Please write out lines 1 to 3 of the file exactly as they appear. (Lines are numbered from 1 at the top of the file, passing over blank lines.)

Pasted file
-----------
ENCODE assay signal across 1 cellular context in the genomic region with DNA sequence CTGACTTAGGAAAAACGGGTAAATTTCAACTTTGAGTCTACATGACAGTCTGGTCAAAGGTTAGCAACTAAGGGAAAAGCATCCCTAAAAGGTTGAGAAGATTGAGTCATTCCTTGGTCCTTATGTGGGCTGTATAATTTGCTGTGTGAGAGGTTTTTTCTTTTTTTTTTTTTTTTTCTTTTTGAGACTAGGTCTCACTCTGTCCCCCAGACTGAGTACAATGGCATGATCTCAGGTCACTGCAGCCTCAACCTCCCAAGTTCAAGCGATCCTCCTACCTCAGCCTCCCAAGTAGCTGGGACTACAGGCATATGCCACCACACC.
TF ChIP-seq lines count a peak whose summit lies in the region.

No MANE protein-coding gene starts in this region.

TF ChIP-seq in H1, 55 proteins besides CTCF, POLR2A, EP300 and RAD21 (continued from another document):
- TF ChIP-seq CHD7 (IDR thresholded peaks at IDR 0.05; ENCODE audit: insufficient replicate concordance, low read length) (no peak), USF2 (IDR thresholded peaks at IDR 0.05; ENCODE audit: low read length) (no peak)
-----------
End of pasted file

ENCODE assay signal across 1 cellular context in the genomic region with DNA sequence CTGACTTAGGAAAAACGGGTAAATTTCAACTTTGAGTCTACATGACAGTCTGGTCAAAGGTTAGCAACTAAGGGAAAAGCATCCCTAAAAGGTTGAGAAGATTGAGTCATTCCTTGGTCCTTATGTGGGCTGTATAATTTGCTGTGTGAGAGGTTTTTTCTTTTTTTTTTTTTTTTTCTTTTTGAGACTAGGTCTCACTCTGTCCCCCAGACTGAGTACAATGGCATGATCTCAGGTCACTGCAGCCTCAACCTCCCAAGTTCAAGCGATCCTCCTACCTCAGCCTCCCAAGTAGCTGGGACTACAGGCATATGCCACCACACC.
TF ChIP-seq lines count a peak whose summit lies in the region.

No MANE protein-coding gene starts in this region.